Call them "bandwagon" or "fair weather" fans -- I prefer the latter, but maybe it's a regional vernacular? -- we've all seen them through much of our sports fan lives. The fans who jump from team to team and just always seem to be wearing the gear of one of the best and most popular teams. Many die-hard types are driven utterly bonkers about this phenomenon and I know from experience. It used to infuriate me.

Nowadays, it doesn't bother me and I don't think it should bother anyone else.

The frustration is understandable. We all have our examples. I happened to be the Pacers fan in central Indiana through middle and high school who watched as most of our sports fans in the school were wearing Bulls gear at the height of the Michael Jordan dynasty. I also watched as everyone became Pacers fans just in time for the 2000 run to the NBA Finals with M.J. retired.

It made me so mad. How dare you get to enjoy this after I put in all that time without you?

It's probably natural to feel protective like that. These are my guys, not yours.

These feelings of resentment sometimes breed the Quiz Guy. You know, he might see me in a Cubs shirt now and try to be some sort of "I'm proving you are a bandwagon fan" smart aleck by asking questions about 2012 or even back into the early '90s.

There might be a fair weather fan in there, but who cares? USATSI

You're a Cubs fan, huh? OK, well who was the manager in 2012?

The 21-year-old version of myself would have immediately answered (it's Dale Sveum) and then started digging my heels in.

Keep going. Quiz me all day. I've been a die-hard fan since I was six years old and I know almost everything.

The now 38-year-old version of me says to myself, "Settle down and shut up."

You know what the proper reaction to the Quiz Guy is? Laugh and walk away. If he keeps after you, keep laughing about how sad his life must be to be so worried about your fandom.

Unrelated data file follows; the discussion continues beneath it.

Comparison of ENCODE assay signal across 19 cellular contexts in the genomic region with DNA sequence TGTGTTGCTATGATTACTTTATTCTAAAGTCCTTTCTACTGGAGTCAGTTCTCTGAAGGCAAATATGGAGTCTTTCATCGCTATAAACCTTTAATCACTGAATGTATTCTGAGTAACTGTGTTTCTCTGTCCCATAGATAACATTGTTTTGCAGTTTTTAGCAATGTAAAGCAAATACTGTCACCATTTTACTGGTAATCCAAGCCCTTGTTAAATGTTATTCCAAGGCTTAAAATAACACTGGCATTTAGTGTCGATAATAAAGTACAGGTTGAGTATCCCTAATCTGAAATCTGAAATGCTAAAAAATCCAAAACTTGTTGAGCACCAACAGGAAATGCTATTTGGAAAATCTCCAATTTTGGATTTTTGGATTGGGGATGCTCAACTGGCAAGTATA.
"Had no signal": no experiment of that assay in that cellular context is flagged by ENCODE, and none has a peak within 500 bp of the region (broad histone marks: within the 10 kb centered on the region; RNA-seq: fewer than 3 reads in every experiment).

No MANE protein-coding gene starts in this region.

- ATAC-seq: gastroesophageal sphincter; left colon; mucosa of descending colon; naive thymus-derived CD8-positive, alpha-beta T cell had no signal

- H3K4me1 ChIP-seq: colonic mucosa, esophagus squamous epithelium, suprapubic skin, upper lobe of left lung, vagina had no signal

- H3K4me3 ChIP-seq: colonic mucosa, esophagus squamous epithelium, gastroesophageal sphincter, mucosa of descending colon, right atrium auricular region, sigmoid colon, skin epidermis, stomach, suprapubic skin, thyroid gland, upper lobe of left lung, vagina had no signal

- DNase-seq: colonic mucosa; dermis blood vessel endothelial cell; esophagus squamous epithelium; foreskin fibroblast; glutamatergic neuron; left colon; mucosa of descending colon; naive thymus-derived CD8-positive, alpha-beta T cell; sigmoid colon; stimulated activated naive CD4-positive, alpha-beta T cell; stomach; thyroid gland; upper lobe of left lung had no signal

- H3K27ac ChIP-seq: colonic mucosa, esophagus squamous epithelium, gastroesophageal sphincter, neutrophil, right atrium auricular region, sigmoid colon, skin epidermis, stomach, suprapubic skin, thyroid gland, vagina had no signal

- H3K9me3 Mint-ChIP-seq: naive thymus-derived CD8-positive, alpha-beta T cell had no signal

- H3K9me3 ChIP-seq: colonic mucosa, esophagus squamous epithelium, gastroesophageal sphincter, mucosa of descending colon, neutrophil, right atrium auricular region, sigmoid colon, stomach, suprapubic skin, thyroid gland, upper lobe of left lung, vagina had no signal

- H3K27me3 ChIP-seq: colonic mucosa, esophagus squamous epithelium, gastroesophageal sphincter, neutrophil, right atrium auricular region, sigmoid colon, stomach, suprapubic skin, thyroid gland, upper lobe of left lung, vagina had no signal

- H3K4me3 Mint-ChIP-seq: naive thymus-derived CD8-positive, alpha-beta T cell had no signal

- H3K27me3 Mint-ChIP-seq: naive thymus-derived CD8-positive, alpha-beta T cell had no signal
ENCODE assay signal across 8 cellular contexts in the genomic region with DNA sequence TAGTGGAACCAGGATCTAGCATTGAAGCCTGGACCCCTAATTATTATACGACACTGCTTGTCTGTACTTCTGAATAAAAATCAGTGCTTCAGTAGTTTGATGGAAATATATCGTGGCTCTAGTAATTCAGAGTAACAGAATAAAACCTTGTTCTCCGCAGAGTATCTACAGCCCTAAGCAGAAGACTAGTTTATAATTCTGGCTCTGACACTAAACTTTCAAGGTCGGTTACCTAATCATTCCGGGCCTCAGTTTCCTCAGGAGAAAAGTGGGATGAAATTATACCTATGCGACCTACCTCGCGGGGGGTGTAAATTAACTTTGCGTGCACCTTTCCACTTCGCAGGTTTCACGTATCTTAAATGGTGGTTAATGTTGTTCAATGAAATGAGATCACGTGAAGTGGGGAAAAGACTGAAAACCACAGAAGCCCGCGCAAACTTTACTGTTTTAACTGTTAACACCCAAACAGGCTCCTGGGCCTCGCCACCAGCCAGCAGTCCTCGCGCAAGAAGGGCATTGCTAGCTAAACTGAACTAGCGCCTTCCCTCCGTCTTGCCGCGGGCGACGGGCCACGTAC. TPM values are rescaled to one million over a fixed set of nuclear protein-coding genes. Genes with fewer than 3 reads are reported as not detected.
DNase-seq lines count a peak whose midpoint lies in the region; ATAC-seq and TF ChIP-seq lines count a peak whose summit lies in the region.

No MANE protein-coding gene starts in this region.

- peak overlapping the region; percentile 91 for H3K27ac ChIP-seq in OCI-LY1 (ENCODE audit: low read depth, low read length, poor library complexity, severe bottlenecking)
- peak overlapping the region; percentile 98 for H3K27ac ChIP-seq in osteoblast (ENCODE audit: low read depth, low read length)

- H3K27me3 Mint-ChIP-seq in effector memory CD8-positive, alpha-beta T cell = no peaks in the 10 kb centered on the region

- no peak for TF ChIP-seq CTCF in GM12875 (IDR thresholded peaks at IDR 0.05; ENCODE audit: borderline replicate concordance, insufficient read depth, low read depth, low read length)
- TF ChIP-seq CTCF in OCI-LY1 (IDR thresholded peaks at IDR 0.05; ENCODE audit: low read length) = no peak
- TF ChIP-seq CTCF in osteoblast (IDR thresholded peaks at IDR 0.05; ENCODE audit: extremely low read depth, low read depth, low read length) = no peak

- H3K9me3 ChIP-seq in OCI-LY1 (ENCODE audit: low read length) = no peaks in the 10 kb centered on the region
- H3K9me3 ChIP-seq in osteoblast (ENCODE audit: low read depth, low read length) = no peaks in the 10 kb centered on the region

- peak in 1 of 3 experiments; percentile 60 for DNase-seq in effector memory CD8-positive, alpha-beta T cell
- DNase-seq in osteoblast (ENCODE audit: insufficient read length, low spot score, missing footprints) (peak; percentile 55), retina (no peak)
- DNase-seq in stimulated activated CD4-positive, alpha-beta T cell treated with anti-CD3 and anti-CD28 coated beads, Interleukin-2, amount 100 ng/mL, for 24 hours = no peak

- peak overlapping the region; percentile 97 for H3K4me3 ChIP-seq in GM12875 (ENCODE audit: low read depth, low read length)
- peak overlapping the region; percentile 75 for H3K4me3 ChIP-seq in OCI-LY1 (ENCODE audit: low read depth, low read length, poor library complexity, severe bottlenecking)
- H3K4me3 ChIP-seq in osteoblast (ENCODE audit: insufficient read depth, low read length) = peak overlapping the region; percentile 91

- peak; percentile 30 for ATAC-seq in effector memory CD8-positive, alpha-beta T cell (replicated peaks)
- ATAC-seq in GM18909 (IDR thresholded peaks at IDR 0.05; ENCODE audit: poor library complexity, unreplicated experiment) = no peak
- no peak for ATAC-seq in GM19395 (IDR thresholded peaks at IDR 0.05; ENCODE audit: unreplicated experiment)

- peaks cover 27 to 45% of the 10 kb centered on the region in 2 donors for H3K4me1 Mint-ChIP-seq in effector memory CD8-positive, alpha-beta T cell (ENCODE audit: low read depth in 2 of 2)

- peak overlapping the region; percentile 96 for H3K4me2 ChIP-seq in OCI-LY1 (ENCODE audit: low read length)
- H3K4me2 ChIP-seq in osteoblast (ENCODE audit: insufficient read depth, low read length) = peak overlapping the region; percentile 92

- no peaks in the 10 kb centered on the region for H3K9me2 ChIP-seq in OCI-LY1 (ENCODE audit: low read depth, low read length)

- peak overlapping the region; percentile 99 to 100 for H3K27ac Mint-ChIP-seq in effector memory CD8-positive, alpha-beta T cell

Because, ultimately, what does it matter? You know the truth. The Quiz Guy doesn't know you and is drawing false conclusions based upon who knows what.

I've been a Cubs fan since I was six and never strayed. I've been to Wrigley Field when it cost way too much money for my financial standing at the time and I've been there when it was pretty empty (it was downright depressing toward the end of 2012).

If anyone doesn't believe me? I'll just channel Larry David:

So many of us have been in this situation, too, where you suffered with your favorite team and then it got good and you were accused of being part of a group of fair weather fans. Such as ...

- The current Cubs
- The current Indians
- The 2014-16 Royals
- The 2013-15 Pirates
- The 2012-current Nationals
- The 2010-13 Rangers

We could keep going with examples from all over the place. Every time a team rises from a period of either turmoil or extended mediocrity, the popularity of said team rises and then all fans are branded as bandwagon.

Attendance figures are bandied about on social media from opposing fans so they can "prove" their fan base is stronger. People at games heckle those in opposing gear and accuse them of being bad fans. I'm not suggesting it should stop. Fans are gonna fan. I'm just saying that if you end up the target, here's why you ultimately shouldn't care:

Because when that one moment happened that made all those years of suffering feel worth it, the actual fair weather fans will never, ever get to experience that.

For me, I was shaking, light-headed and felt like I could barely breathe throughout almost all of Game 7 of the World Series.

For others, you have yours. You know what that moment was like for you. Definitely share it in the comments if you want.

Fair weather fans never get those, fellow die-hards. Not like us.

The one argument I can see against mine that has an awful lot of merit is how much more tickets cost when teams get good. The die-hards then feel like they're priced out. The only thing I'd say to that is that it's a fact of life that better product increases demand and obviously that means price goes up. It happens in every industry. Personally speaking, my wife and I taking the kids to their first-ever game in Wrigley Field coming in 2015 was much worse timing than if we felt like the kids were old enough to go in 2012. But hey, that's how the cards were dealt and we wanted to take them, so we ponied up.

Logically speaking, on this front, wouldn't you rather be watching your favorite team as the best team in baseball in the World Series on TV than going to see the worst team in baseball from a seat in a mostly-empty ballpark in September?

That's a pretty easy choice for die-hard fans.

You know that saying, "you can never truly experience the joy of victory until you've suffered the agony of defeat?"

Again, bandwagon fans skip the agony of defeat part. Little do they know, they are cheating themselves.

So don't be angry at them. Feel sorry for them. They are truly missing out on what we get.